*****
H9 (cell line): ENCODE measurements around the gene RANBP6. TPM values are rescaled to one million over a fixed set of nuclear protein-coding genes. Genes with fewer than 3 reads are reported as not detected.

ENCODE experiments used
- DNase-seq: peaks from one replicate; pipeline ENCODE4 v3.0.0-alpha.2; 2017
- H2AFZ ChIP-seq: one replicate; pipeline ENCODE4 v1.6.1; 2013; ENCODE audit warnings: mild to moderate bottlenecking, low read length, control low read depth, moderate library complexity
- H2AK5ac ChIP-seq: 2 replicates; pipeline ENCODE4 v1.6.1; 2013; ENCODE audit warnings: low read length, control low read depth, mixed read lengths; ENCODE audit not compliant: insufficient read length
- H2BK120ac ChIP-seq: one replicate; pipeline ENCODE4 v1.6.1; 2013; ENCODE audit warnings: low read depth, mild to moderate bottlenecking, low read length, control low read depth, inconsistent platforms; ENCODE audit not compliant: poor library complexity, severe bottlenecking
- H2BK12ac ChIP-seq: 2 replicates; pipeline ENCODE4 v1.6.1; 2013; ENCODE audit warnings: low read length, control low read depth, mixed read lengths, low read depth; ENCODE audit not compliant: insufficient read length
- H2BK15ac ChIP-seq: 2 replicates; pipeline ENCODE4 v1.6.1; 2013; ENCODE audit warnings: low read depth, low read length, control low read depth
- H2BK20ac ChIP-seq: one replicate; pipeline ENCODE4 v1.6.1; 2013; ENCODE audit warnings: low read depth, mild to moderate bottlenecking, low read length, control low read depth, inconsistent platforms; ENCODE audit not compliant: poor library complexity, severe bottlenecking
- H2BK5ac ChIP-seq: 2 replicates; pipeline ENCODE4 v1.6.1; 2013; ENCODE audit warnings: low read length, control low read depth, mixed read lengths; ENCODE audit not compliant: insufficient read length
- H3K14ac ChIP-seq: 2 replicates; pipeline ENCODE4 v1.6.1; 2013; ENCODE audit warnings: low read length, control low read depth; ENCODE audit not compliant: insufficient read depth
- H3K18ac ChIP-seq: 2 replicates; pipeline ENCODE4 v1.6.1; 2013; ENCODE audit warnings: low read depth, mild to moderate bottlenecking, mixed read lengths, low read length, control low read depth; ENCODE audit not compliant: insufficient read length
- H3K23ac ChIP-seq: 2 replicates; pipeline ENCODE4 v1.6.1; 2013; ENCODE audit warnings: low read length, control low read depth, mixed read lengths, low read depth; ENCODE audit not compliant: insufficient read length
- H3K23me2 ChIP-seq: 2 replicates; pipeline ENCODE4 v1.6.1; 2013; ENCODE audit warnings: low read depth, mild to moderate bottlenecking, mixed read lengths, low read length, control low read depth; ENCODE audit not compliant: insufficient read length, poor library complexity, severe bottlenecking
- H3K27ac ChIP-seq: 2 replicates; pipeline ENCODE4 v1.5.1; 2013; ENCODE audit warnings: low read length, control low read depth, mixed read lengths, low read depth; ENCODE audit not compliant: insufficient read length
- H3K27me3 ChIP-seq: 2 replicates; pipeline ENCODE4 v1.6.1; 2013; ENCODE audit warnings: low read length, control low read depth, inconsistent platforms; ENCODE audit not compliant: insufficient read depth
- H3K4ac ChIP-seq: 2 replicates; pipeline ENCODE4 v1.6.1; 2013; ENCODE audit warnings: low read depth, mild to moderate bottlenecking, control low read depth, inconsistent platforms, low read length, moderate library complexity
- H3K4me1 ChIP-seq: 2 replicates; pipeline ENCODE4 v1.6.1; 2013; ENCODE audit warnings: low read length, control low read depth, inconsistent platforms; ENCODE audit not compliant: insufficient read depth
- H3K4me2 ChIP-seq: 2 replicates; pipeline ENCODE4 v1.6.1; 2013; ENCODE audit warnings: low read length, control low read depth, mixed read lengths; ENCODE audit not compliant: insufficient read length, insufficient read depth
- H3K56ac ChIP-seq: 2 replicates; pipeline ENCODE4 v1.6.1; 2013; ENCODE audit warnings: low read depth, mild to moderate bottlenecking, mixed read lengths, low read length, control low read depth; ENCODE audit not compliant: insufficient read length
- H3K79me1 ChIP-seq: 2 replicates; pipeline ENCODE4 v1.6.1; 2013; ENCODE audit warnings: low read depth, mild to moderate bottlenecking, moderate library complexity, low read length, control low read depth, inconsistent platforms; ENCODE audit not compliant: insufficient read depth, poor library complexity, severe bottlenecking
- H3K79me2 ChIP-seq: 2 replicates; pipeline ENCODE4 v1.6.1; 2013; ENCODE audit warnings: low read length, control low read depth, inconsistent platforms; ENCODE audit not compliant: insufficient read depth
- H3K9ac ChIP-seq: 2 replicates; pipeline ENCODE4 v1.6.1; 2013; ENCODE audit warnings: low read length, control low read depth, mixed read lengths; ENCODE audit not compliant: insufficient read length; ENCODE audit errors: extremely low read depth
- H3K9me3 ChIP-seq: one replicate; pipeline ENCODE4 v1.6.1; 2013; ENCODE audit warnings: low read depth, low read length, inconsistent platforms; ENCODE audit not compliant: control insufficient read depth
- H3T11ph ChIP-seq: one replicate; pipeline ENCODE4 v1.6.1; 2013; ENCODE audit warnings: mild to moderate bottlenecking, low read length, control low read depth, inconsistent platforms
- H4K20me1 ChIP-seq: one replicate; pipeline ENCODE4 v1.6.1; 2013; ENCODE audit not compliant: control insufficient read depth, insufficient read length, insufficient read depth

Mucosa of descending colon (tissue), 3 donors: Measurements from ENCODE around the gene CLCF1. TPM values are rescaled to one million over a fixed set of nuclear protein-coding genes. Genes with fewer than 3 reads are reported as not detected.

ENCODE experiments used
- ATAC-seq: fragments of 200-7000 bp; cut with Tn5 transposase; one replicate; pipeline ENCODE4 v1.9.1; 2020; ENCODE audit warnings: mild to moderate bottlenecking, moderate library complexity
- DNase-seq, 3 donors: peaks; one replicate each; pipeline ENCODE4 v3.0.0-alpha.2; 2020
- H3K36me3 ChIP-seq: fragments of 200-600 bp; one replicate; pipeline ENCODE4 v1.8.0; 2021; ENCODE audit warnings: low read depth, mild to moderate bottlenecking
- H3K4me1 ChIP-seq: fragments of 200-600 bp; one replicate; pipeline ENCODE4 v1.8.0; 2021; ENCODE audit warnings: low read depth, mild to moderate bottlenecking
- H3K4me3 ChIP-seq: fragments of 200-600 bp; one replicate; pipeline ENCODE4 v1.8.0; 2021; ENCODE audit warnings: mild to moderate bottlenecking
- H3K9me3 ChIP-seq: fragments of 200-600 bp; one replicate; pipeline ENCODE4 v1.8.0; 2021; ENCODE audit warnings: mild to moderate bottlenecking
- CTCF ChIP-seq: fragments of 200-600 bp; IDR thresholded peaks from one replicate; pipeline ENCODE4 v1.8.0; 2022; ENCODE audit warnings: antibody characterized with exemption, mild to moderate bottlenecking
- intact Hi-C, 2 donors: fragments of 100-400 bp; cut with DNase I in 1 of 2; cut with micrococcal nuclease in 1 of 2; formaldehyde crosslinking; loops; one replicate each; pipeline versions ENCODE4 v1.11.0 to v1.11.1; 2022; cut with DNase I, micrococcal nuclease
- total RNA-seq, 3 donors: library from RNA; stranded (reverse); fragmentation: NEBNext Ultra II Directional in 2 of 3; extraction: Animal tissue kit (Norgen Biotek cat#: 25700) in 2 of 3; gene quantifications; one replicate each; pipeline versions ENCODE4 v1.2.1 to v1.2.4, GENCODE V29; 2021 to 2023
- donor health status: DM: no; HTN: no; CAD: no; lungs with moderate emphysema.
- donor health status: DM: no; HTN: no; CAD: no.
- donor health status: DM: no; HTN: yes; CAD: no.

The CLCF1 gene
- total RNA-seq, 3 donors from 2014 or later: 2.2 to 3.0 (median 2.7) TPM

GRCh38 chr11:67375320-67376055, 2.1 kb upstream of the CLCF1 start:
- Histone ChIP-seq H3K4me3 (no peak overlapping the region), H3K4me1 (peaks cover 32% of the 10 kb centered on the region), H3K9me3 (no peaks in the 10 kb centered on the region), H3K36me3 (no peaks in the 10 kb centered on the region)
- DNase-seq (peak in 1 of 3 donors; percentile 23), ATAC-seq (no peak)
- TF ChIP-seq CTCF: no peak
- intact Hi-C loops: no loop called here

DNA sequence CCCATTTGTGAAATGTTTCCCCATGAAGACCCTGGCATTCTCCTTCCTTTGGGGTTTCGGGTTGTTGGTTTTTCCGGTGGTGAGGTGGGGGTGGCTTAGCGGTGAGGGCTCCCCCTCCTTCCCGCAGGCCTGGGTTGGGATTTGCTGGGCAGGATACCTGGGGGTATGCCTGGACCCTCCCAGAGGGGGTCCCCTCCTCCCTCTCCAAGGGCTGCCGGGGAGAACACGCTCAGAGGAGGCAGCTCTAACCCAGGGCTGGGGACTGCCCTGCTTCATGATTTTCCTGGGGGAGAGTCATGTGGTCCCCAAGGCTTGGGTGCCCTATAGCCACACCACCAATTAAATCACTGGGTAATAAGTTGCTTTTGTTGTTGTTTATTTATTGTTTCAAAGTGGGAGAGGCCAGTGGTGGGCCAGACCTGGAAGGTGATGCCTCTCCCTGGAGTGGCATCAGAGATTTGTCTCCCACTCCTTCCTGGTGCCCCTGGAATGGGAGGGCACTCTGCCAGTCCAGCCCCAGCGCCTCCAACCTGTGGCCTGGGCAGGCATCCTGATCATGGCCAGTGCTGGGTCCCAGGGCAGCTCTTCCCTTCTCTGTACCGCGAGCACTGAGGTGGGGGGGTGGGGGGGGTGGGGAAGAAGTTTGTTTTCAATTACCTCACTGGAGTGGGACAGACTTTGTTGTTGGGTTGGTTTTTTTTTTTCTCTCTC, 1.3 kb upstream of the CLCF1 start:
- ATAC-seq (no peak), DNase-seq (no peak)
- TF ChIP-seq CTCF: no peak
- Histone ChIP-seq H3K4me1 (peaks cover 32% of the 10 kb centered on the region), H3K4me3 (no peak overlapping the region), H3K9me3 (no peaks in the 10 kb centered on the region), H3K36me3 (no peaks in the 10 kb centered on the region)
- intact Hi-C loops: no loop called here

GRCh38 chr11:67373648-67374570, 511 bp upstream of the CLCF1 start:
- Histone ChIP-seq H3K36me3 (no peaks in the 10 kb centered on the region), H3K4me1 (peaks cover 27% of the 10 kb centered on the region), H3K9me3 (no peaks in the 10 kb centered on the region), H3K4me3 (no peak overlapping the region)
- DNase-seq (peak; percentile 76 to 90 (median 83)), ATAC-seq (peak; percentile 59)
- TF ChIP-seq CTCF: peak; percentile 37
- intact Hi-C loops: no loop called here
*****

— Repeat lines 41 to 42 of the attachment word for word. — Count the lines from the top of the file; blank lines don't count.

The CLCF1 gene
- total RNA-seq, 3 donors from 2014 or later: 2.2 to 3.0 (median 2.7) TPM